Student artist Amber Silva incorporates the fourth dimension

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City College sculpture student Amber Silva shows The Channels her newest 4D project.

Skylar Serge, Channels Staff

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Her plaster-stained boots and pixie haircut may be the outer facade of the 28-year-old artist, Amber Silva, but those aren’t the only things that make up her creative and abstract persona.

The gooey, paste-like anatomical shaped head that stands high on a white, rectangular pedestal is the sculpture created by the City College student.

What began as simple, figurative ideas have transformed into the homemade bubblegum head sculpture that speaks just as loud to a person’s mind as it does to their eyes.

“I see a lot of myself in my work,” said Silva.

Working figuratively is natural for her when developing a concept for her art and says its how she learned to understand herself.

With a primary focus on 3D art but headed into a new realm of motion media—known as 4D art, Silva is constantly reinventing and reconstructing her personal stylistic ways.

Growing up in an environment where art was never allowed to be a possible career path, it was Silva’s imagination that really propelled her into the start of something great.

While she uses many original aspects in her work, she says she was really inspired by contemporary artist, Paul McCarthy.

“Paul uses color to unify something,” said Silva. “Using color theory takes an idea that’s cool and makes it stronger.”

In her first approach to making a baby blanket, the abstract artist used about 50 Cabbage Patch dolls to aid in her creative process to making something different.

“I removed their arms and legs and then I attached what would be their limbs to each other. Wherever it is cut off, I just connected it,” said Silva.

Anatomy classes have also been a major inspiration in her artistic vision. After seeing cadavers, her perspective on human life changed and her insight into the importance of each system took her work into a more figurative stage. 


Her recent sculptures of bubblegum heads and rainbow sprinkle faces have emulated resemblances of anatomical figures.

“I’m all about the flesh tones,” said Silva laughing. 
 
“There is something ephemeral and eternal about it and it helps you understand that this is something deeper, it’s less plastic and more human-like.”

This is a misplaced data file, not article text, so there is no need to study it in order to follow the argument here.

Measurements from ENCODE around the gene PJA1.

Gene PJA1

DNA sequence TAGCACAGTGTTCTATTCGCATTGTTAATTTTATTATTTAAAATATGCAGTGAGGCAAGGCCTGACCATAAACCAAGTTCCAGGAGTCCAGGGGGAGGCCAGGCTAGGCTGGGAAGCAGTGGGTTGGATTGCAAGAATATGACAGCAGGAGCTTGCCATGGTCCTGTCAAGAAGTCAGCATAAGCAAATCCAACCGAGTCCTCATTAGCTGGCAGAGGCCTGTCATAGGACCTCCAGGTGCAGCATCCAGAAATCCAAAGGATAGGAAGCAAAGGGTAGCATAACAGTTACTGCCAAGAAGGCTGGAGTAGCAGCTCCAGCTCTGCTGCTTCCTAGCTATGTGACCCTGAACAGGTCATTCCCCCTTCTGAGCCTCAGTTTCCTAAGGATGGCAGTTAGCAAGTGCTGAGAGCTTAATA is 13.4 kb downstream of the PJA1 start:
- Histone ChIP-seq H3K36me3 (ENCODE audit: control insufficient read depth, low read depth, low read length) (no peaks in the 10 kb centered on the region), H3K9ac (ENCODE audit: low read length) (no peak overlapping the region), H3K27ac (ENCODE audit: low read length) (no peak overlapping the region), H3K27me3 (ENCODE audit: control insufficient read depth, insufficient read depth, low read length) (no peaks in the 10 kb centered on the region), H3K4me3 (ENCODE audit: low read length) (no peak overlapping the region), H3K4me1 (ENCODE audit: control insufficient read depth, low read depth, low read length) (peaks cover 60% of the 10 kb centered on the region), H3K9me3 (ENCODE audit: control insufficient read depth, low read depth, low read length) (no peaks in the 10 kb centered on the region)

Helping her progress as a multi-dimensional artist is sculpture professor, Edward Inks. 
 
As a teacher for 23 years at City College, Inks is familiar with the hard work and creativity necessary to reach your purpose.
 
Inks is often the one to suggest possible routes when Silva is working on a new piece. A sort of “push in the butt,” he says.

Silva appreciates the knowledge from Inks and is encouraged by his expertise. Working with Inks has provided her multiple resources to get her work into the public.

“It’s an advantage that I wouldn’t have by myself because I wouldn’t have anybody talking about my work,” said Silva.

The new area of emerging art, known as four-dimensional includes many different facets of artistic mediums. By incorporating time as form of communication, alongside gaming and sound, it is viewed as a performance piece.

She describes this artistic approach as “movement based.”
 One of her newer pieces is the sculpture of Hershey kisses covering a cosmetology head. This new series features edible items covering anatomical faces that uncover unexpected emotions.

A previous student of the Art Institute of Chicago, Silva has experimented with other mediums in art— such as printmaking and ceramics. 

Her quirky personality and old soul spirit all add to her unique personality but as a woman, she is very in tune with how feminism could shape aspects of society.

Believing that art coincides with feministic ideas, her artwork has focused on the idea of male spirit intertwined with the female spirit.

“I feel like encouraging feminism in everybody will really lead to making everything a better place,” said Silva.

Silva is not the only one experimenting with 4D art. Many artists have been incorporating time and movement into their recent pieces. 
 
The School of Art at the University of Tennessee has recently included four-dimensional arts as an interdisciplinary of study. In a statement on their school’s website, they emphasize incorporating cinema, performance, and instillation practices.

One of her well-known pieces was a 4D experimental project. In this performance piece, Silva made a phallic shaped quilt .

“The quilt mirrors how nature reproduces, spilling its spores to find their mates,” said Silva. 
“I’ve really found myself in my work.”

From doing mostly figurative pieces, the transition into motion media has lit a new pathway to explore. With the help of knowledgeable mentors and a quirky personality, Silva’s work is seen as original and explorative.

 

 

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